I was so offended by their accusation that I went home last night and had a couple of French 75s, though substituting prosecco and lime for champagne and lemon respectively. I had not sampled this particular drink before (I guess technically, it's a fizz rather than a cocktail); it was quite refreshing. More of a summer drink, I think. I also played some limit hold'em, building five dollars into eleven.

10 November 2008

The Glass Key

Humprey Bogart: Sam Spade.
William Powell: Nick Charles.
Alan Ladd: Ned Beaumont.

Last night I finished The Glass Key by Dashiell Hammett. It is with good reason that you've heard of The Maltese Falcon and The Thin Man but probably haven't heard of this one. It's not a bad book by any means, but its characters, dialog, and wit are not as compelling as their more famous siblings. Allegedly, this was Hammett's favorite. Go figure.

The reviews on Amazon are pretty positive, though, so maybe it's just me.

09 November 2008

A Weekend with Friends

I had lunch Friday with R at P.F. Chang's. My fortune cookie said "You will soon be surrounded by good friends and laughter". So let it be written, so let it be done.

After school, we piled in the car and drove to a motel near Evergreen, Alabama (almost exactly midway between Atlanta and New Orleans) to meet our friends S&M. Their eldest son's enlistment in the Marines is nearly finsihed, and on Friday night they took advantage of their last opportunity to attend the Marine Corps Birthday Ball. Unfortunately, this meant they arrived around 2AM.

Yesterday, we played a number of games, starting with CA$H'nGUN$. It is nothing if not "Kill Bob", but amusing nonetheless. S didn't play (apparently the first time she played, it was a "Kill S" game). Like any "Kill Bob" game, it is better played if you don't actually care whether you win.

Next was Agricola (with five; T sat this one out). As an aside, we found an amusing review at BoardGameGeek by someone disappointed that the game did not center around a Roman general. None of us had played the game, and it currently occupies the top spot in the BGG ranking. We played the "family" variant, which leaves out the occupation and minor improvement cards (and has a slightly different roster of available actions). It is the type of game where your options and resources are always constrained, which makes difficult the task of determining how well you're doing. As it turns out, I won comfortably, but until late in the game I really believed I was struggling (this, it turned out, was a theme of the weekend). I almost always think highly of games I win, so while I think I liked it, it may just be that I liked winning it.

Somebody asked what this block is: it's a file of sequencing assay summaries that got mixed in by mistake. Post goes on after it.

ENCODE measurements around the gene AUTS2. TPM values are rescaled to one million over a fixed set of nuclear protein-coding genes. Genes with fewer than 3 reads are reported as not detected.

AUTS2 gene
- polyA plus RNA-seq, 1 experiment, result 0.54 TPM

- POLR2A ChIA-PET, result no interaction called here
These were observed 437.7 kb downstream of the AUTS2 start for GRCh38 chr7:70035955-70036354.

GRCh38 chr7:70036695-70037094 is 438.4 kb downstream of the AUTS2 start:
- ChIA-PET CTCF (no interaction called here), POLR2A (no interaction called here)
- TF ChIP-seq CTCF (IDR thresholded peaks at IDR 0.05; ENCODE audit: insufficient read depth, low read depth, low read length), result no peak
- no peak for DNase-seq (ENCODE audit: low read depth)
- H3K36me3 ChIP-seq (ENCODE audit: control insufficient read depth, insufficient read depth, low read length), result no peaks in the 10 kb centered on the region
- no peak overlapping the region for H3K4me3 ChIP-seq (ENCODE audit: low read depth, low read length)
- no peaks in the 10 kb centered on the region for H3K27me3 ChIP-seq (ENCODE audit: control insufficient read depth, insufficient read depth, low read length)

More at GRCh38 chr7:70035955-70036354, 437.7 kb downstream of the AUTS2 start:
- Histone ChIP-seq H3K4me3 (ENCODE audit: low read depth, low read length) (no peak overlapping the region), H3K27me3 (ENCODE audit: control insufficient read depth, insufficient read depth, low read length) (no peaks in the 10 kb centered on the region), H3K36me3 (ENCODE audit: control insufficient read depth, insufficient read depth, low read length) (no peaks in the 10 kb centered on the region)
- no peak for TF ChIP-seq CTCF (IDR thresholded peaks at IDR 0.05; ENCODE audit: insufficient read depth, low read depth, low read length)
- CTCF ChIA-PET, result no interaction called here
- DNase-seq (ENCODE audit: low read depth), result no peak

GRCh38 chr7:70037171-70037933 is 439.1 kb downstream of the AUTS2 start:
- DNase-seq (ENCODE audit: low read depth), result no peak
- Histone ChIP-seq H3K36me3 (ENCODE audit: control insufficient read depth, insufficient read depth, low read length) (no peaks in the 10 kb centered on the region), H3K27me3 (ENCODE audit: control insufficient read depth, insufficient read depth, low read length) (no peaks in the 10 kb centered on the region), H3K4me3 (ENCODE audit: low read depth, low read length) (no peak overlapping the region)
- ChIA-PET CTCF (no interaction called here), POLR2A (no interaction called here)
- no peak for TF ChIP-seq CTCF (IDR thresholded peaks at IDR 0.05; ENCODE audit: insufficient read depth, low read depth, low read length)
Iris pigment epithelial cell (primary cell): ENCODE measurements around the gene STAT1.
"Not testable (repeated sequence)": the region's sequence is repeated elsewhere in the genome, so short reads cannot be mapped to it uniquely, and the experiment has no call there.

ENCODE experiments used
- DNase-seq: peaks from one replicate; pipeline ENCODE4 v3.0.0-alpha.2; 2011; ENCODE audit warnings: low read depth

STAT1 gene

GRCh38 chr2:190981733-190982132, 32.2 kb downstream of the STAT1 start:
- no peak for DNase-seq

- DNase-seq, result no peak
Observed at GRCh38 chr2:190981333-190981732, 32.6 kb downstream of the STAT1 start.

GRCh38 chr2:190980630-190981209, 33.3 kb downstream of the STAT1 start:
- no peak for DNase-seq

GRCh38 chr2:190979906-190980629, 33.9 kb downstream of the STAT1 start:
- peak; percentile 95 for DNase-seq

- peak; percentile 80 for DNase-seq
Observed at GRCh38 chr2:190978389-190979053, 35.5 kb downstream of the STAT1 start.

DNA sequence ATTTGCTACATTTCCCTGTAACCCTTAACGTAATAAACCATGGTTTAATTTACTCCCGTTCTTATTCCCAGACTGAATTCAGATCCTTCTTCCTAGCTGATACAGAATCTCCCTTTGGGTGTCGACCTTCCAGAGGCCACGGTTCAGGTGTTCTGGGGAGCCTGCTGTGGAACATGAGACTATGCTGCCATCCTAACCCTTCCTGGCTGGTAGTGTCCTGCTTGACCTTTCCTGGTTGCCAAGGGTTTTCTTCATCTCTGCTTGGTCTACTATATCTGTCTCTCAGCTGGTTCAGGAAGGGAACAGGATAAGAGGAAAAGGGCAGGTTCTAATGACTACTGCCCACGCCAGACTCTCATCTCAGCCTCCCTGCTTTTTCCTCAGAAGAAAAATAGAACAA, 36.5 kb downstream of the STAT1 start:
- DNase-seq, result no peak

We played MidEvil (the four guys; the girls chose to read/watch TV), which is not dramatically different from Zombies!!!. Both are amusing, but winning has much more to do with luck than clever play. Also, there is an element of "Kill Bob". B won by stealing the Necronomicon from T and sprinting to the altar. The game has obvious homage elements to Army of Darkness.

There were a couple of games of Magnet. I still haven't figured out the game, but against M it took a decidedly more careful tone. At the end I left my King exposed in a bluff while attacking one of the two remaining pieces of his that could be his King. Unfortunately, I attacked the wrong piece and lost (the board was down to about eight pieces and the game was going to end soon one way or the other).

Having played the reigning top-reviewed game, we turned to the previous top game, Puerto Rico (also played with five, with T taking S's place). I had played once, about four years ago, and M had played; but it was the first time for R, B, and T. Again, I was fortunate to win (though again, until very late in the game I thought I was doing quite poorly).

The last game Saturday was Finstere Flure, which S won. Chaos was rampant; and even the winner lost one person to the monster.